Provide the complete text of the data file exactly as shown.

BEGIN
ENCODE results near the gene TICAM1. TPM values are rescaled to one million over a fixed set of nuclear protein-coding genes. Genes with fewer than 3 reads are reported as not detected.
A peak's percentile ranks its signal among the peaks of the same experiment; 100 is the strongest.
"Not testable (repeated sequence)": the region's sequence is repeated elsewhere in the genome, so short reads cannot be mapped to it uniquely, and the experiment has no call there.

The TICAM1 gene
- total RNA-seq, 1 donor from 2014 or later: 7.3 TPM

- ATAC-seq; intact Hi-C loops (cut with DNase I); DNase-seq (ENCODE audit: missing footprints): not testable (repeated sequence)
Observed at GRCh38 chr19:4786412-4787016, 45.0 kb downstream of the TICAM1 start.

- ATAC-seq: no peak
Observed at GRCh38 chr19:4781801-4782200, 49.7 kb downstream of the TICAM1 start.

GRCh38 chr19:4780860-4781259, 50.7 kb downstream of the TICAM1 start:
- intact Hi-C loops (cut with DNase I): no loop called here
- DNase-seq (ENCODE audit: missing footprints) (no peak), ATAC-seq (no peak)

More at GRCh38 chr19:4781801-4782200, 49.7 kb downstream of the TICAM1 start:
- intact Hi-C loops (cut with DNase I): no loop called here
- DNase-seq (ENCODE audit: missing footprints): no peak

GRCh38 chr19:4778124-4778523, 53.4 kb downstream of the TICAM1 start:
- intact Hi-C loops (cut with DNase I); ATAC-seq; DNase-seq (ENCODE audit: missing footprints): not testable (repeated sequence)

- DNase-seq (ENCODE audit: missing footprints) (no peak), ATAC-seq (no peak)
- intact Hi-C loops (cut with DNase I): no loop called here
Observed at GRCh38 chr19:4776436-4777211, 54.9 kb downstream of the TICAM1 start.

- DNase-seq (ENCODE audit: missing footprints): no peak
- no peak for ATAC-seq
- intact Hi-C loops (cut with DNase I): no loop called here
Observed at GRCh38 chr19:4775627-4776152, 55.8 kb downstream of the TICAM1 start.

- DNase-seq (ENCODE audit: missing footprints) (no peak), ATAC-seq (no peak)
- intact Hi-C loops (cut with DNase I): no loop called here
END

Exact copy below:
ENCODE results near the gene TICAM1. TPM values are rescaled to one million over a fixed set of nuclear protein-coding genes. Genes with fewer than 3 reads are reported as not detected.
A peak's percentile ranks its signal among the peaks of the same experiment; 100 is the strongest.
"Not testable (repeated sequence)": the region's sequence is repeated elsewhere in the genome, so short reads cannot be mapped to it uniquely, and the experiment has no call there.

The TICAM1 gene
- total RNA-seq, 1 donor from 2014 or later: 7.3 TPM

- ATAC-seq; intact Hi-C loops (cut with DNase I); DNase-seq (ENCODE audit: missing footprints): not testable (repeated sequence)
Observed at GRCh38 chr19:4786412-4787016, 45.0 kb downstream of the TICAM1 start.

- ATAC-seq: no peak
Observed at GRCh38 chr19:4781801-4782200, 49.7 kb downstream of the TICAM1 start.

GRCh38 chr19:4780860-4781259, 50.7 kb downstream of the TICAM1 start:
- intact Hi-C loops (cut with DNase I): no loop called here
- DNase-seq (ENCODE audit: missing footprints) (no peak), ATAC-seq (no peak)

More at GRCh38 chr19:4781801-4782200, 49.7 kb downstream of the TICAM1 start:
- intact Hi-C loops (cut with DNase I): no loop called here
- DNase-seq (ENCODE audit: missing footprints): no peak

GRCh38 chr19:4778124-4778523, 53.4 kb downstream of the TICAM1 start:
- intact Hi-C loops (cut with DNase I); ATAC-seq; DNase-seq (ENCODE audit: missing footprints): not testable (repeated sequence)

- DNase-seq (ENCODE audit: missing footprints) (no peak), ATAC-seq (no peak)
- intact Hi-C loops (cut with DNase I): no loop called here
Observed at GRCh38 chr19:4776436-4777211, 54.9 kb downstream of the TICAM1 start.

- DNase-seq (ENCODE audit: missing footprints): no peak
- no peak for ATAC-seq
- intact Hi-C loops (cut with DNase I): no loop called here
Observed at GRCh38 chr19:4775627-4776152, 55.8 kb downstream of the TICAM1 start.

- DNase-seq (ENCODE audit: missing footprints) (no peak), ATAC-seq (no peak)
- intact Hi-C loops (cut with DNase I): no loop called here